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dc.contributor.authorChon, James
dc.date.accessioned2019-10-15T15:31:05Z
dc.date.available2021-06-05T06:00:48Z
dc.date.issued2019-05-30
dc.identifier.otherChon_cornellgrad_0058F_11308
dc.identifier.otherhttp://dissertations.umi.com/cornellgrad:11308
dc.identifier.otherbibid: 11050381
dc.identifier.urihttps://hdl.handle.net/1813/67399
dc.description.abstractUracil incorporation into DNA is implicated in several deleterious health outcomes including megaloblastic anemia, neural tube defects (NTDs), and neurodegeneration. Uracil incorporation can induce DNA strand breaks and apoptosis. There is emerging evidence that uracil incorporation also leads to transcriptional stalling, gene activation, and necrosis. Accumulation of uracil into DNA is influenced by cytosine deamination, de novo thymidylate biosynthesis, salvage thymidylate biosynthesis, dUTPase, and DNA repair initiated by uracil DNA glycosylases (UDGs). Secondary roles of UDGs in DNA demethylation and transcriptional repression suggest that genomic uracil may impact gene expression. 5-fluorouracil (5-FU) is a chemotherapeutic which targets the de novo thymidylate biosynthesis enzyme thymidylate synthase (TYMS). The mechanisms by which 5-FU inhibits cell growth, and the mechanisms of resistance, are reviewed. Nuclear localization of de novo thymidylate biosynthesis enzymes is predictive of chemoresistance. Because SUMOylation is critical for nuclear localization of the de novo thymidylate biosynthesis enzymes, targeting of SUMO may augment antifolate-based treatments. These studies examined the effects of SHMT1 ablation on uracil incorporation, salvage thymidylate biosynthesis, dUTPase, and uracil repair in HeLa and A549 cells. Notably, SHMT1 KO in HeLa cells is associated with unchanged levels of uracil in DNA, increased salvage thymidylate synthesis, and increased DNA repair. Conversely, treatment of A549 cells with SHMT1 siRNA was associated with elevated uracil in DNA, decreased thymidylate salvage synthesis and decreased dUTPase expression. A novel assay was developed to measure uracil excision activity of cell lysates. Treatment of A549 cells with the apoptotic drugs, etoposide and cisplatin, induced loss of thymidine kinase 1 (TK1) and dUTPase protein levels; this suggests that the loss of these enzymes seen in SHMT1 siRNA treatment is a result of apoptosis. Drug treatments led to increased uracil in DNA and apoptosis in A549 cells, both rescued by dT supplementation. Conversely, treatment of HeLa cells with etoposide or cisplatin induced apoptosis, without increasing uracil levels in DNA, or decreasing TK1 or dUTPase expression. This indicates uracil incorporation into DNA is critical to drug-mediated apoptosis in A549, but not HeLa cells. Loss of TK1 and dUTPase, and increased uracil incorporation induced by cisplatin treatment may explain the synergistic mechanism by which the combination chemotherapy of 5-fluorouracil and cisplatin occurs.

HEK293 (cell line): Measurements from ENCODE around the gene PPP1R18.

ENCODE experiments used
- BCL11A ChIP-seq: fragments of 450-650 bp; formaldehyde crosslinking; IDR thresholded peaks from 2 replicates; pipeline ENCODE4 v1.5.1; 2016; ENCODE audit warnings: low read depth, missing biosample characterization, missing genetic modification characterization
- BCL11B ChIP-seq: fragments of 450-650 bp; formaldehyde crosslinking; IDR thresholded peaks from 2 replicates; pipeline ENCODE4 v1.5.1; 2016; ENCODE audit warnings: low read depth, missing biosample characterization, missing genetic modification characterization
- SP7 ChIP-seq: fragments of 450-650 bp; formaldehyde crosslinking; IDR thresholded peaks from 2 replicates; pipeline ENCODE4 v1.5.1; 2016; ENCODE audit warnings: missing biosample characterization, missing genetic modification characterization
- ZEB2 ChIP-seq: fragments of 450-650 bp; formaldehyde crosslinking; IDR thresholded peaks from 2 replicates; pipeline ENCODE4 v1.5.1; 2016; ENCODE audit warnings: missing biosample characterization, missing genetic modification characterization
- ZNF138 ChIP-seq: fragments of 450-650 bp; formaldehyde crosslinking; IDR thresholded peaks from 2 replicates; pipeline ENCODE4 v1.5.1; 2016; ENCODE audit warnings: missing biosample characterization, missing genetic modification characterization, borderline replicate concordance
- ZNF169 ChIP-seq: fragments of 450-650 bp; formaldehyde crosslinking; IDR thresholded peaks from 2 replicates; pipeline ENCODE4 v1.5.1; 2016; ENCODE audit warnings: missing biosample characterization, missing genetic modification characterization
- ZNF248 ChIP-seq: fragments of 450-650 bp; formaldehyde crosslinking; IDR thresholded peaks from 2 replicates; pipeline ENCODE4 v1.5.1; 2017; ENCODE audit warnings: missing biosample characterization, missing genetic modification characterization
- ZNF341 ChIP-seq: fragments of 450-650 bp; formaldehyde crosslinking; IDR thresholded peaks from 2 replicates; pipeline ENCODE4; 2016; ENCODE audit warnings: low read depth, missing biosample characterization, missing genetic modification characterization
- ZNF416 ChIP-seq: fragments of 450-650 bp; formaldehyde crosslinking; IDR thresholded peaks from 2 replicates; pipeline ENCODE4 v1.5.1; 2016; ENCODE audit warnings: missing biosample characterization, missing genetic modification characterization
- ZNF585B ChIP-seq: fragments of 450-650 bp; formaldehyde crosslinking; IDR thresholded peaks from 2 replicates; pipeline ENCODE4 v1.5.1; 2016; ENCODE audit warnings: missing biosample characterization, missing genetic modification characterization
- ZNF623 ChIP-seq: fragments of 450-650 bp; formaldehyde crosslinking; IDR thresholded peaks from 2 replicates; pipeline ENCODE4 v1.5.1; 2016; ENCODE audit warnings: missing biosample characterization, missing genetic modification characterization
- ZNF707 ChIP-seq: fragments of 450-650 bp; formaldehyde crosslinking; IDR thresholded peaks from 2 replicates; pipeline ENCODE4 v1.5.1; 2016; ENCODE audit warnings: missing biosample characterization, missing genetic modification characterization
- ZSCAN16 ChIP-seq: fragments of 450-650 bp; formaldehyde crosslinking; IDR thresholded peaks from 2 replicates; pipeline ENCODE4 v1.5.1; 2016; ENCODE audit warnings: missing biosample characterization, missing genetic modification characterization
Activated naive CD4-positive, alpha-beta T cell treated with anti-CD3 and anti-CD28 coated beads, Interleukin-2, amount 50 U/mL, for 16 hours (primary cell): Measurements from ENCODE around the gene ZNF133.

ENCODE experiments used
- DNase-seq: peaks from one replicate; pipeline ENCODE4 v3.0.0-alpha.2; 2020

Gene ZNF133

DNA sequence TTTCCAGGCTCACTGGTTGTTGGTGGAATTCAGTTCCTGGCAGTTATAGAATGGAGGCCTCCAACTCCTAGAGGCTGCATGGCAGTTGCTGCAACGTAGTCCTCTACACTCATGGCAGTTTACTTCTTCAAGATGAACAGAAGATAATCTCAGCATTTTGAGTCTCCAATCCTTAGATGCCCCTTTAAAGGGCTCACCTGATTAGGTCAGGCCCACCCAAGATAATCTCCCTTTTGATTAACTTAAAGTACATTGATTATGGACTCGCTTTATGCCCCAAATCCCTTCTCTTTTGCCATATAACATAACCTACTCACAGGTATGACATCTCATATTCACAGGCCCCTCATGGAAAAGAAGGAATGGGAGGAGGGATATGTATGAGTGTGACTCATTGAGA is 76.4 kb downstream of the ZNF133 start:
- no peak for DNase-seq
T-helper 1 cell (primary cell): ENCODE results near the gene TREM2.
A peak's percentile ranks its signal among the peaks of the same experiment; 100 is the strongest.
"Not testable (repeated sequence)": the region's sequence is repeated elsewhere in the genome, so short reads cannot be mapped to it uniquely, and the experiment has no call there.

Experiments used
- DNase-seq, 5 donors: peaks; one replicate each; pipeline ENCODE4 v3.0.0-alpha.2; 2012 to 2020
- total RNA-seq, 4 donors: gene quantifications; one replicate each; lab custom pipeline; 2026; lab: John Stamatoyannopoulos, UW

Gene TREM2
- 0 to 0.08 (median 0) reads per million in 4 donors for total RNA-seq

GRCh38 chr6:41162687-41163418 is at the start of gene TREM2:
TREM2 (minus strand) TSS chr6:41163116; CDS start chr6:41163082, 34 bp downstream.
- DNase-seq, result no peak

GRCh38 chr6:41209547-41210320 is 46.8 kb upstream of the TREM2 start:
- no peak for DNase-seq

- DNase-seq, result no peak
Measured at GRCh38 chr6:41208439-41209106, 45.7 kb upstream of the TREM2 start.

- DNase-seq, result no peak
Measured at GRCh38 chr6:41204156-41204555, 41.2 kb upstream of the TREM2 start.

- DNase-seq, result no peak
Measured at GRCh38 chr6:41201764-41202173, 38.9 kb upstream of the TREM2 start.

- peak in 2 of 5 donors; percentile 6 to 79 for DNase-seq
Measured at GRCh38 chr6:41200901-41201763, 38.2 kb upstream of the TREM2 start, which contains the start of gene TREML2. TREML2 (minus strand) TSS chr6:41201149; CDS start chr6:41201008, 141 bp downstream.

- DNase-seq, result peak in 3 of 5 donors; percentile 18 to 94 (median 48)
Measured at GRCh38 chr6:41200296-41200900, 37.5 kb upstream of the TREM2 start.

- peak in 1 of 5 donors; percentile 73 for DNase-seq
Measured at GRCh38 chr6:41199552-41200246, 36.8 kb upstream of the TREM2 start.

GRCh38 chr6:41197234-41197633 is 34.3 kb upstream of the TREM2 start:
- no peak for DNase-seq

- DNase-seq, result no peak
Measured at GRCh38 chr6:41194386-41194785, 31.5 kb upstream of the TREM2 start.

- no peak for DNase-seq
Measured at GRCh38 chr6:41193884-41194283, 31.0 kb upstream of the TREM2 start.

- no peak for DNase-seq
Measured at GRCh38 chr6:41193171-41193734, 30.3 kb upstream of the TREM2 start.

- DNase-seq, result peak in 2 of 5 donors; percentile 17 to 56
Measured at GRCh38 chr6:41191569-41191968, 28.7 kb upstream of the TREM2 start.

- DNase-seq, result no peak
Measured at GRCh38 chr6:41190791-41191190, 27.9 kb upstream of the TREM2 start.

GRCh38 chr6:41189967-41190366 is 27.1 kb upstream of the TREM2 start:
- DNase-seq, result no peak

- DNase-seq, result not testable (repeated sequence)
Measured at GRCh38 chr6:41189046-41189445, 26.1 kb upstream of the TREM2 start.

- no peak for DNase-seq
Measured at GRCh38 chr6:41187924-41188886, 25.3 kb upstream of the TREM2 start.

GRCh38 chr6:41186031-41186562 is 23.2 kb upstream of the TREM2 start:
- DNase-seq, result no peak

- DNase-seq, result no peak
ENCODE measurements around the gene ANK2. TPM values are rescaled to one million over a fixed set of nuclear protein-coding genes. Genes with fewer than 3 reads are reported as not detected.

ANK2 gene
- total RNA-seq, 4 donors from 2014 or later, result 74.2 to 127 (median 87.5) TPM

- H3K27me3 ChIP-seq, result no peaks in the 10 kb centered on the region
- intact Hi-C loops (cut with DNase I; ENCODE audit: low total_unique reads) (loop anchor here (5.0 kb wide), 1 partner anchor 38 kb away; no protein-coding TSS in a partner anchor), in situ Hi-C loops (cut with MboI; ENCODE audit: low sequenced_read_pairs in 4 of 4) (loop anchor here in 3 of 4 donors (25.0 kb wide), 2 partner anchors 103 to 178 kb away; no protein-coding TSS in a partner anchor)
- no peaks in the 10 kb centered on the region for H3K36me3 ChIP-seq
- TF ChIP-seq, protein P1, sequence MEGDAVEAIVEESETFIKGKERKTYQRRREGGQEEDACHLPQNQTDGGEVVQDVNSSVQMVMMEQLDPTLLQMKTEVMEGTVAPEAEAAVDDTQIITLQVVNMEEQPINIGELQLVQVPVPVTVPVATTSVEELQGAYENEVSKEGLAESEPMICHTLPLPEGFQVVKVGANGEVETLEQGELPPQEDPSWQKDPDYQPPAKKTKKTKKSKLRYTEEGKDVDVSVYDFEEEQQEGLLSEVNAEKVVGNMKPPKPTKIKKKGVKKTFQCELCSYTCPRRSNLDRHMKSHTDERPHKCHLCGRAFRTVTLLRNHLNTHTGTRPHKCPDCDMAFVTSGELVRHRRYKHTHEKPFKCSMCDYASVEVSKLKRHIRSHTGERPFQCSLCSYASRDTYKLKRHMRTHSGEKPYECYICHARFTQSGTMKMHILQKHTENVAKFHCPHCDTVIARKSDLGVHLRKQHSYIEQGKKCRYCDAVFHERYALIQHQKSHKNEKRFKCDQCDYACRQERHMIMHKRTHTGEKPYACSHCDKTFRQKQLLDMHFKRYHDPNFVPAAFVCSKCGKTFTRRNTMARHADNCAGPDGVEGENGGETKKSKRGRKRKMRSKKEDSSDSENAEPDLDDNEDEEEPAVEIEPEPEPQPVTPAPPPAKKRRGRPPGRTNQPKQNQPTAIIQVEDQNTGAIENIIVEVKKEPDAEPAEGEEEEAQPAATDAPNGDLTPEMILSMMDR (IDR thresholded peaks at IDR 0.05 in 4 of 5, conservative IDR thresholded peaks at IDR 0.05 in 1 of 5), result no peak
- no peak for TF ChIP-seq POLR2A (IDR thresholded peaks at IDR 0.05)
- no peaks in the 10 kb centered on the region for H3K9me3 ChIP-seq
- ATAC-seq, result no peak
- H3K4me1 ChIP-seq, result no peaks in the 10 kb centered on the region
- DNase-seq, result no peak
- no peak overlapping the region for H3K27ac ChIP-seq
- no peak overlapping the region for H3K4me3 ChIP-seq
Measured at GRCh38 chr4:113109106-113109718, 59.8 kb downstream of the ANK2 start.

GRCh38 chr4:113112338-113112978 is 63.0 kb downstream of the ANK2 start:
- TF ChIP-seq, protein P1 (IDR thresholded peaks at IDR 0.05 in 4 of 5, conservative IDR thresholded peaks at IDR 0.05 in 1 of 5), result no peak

dc.language.isoen_US
dc.subjectBiochemistry
dc.subjectNutrition
dc.titleUracil misincorporation into DNA mediates apoptosis and sensitivity to chemotherapeutics in a tissue-specific manner
dc.typedissertation or thesis
thesis.degree.disciplineBiochemistry, Molecular and Cell Biology
thesis.degree.grantorCornell University
thesis.degree.levelDoctor of Philosophy
thesis.degree.namePh.D., Biochemistry, Molecular and Cell Biology
dc.contributor.chairStover, Patrick J.
dc.contributor.committeeMemberWeiss, Robert S.
dc.contributor.committeeMemberGrimson, Andrew William
dcterms.licensehttps://hdl.handle.net/1813/59810
dc.identifier.doihttps://doi.org/10.7298/4g1g-z140


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